In honour of the wonderful Jasper Fforde, and in particular his Thursday Next novels where the eponymous heroine enters Bookworld to save it from various menaces and perils, I’ve renamed the previously rather boring ‘book review’ section of my blog, ‘Adventures in Bookland’. And, in truth, that’s a far better title, for after all, when we read a book we do go on an adventure. If it’s a non-fiction book, then there will be intellectual adventure to go, hopefully, with narrative excitement and verbal fizz; if it’s a story, then, hopefully, there will be dragons!
And, yes, you’ve guessed it (the title does rather give it away), Jasper Fforde does give us dragons, or rather one (with a couple of slither ons at the end). He also gives us a version of Britain, the Ununited Kingdom, split into a myriad little principalities, rather as if GK Chesterton had sat down (on a sturdy, reinforced chair!) and divided the country up on Distributist lines. I particularly enjoyed the Troll Wall, in the far North, built to keep out what it says in its name – no doubt many Westminster politicians, looking with dismay at what is happening north of the border in this 2015 election year, would feel the same.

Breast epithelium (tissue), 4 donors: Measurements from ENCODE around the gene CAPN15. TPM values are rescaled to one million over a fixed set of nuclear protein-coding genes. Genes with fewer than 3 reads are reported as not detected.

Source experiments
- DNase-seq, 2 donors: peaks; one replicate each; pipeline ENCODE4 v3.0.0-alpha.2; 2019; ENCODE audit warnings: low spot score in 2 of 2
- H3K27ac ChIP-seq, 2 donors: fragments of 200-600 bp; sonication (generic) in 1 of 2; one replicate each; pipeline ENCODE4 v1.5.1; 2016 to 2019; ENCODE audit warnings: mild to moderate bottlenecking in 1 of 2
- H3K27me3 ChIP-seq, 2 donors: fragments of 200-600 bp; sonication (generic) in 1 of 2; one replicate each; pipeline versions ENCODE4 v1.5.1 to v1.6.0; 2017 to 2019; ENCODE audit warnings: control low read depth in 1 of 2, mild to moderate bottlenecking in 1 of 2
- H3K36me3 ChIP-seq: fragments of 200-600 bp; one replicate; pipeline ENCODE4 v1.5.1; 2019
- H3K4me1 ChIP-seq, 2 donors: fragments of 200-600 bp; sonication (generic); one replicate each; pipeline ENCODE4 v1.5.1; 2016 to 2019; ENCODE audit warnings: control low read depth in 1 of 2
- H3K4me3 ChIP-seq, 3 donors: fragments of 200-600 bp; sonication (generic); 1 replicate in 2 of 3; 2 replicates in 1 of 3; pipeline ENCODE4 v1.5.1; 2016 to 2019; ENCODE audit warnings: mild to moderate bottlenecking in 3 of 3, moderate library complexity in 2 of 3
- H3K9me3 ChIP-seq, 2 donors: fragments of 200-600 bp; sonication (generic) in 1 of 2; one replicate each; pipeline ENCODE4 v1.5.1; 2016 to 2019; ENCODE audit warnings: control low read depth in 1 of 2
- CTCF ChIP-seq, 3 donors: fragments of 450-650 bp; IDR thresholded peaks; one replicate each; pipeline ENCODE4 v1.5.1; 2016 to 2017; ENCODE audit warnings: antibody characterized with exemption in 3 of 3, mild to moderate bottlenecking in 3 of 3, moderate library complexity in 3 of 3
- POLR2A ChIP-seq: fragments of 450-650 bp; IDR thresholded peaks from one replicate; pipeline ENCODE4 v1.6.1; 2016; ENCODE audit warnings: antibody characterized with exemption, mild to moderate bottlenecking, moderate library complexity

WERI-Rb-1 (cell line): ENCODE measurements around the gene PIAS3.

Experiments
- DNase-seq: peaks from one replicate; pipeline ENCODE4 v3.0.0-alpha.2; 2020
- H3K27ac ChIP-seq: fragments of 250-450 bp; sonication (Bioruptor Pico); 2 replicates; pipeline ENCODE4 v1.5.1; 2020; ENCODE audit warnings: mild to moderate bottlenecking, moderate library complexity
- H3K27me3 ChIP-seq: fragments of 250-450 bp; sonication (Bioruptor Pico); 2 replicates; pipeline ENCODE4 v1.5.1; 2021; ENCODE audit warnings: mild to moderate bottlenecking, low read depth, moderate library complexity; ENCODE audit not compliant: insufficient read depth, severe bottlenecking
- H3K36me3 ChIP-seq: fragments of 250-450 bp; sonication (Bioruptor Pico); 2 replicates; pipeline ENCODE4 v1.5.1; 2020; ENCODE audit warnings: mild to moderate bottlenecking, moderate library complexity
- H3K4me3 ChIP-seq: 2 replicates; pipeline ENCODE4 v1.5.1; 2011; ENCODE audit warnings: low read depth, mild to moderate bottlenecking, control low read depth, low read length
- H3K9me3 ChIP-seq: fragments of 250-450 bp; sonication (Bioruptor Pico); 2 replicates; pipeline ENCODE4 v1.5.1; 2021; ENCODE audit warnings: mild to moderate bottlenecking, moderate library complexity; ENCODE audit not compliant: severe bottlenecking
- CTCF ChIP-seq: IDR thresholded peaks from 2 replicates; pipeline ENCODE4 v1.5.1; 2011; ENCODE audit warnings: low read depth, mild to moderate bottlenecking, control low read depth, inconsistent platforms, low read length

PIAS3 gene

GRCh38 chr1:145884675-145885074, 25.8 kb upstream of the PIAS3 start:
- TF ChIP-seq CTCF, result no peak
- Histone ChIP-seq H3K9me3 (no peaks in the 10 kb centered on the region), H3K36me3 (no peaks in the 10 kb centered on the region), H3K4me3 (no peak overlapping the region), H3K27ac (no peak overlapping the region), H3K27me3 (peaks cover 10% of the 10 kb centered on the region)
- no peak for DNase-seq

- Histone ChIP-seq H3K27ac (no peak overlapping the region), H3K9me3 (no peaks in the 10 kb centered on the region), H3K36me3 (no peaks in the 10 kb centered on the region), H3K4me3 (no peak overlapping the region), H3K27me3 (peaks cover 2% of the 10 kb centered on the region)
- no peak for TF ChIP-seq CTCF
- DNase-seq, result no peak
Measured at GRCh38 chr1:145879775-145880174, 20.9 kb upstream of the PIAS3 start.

But now, enjoyable though The Last Dragonslayer is, can I ask a question. When was the last time we had, in books, a proper, fire breathing, maiden eating, gold hoarding, evil serpent? I know there’s been Smaug in the recent Hobbit films, but they hark back to Tolkien (to a greater or lesser extent!). But, since Smaug, have there been any properly evil worms? Thinking back over the last, er, rather too long, but let’s say forty years or so, I can remember Anne McCaffrey’s Dragonriders of Pern, the Luckdragon of The Neverending Story, Gordon Dickson’s Dragon Knight stories, the aerial division of the armies in a modified Napoleonic war in the Temeraire series, and the dragons in George Martin’s A Song of Ice and Fire (which I’ve not read or watched, but have been unable to avoid). At worst, these dragons can be called dangerous, but most are positively cuddly (or, at least, as cuddly as fire-breathing beasts with scales can reasonably be expected to be).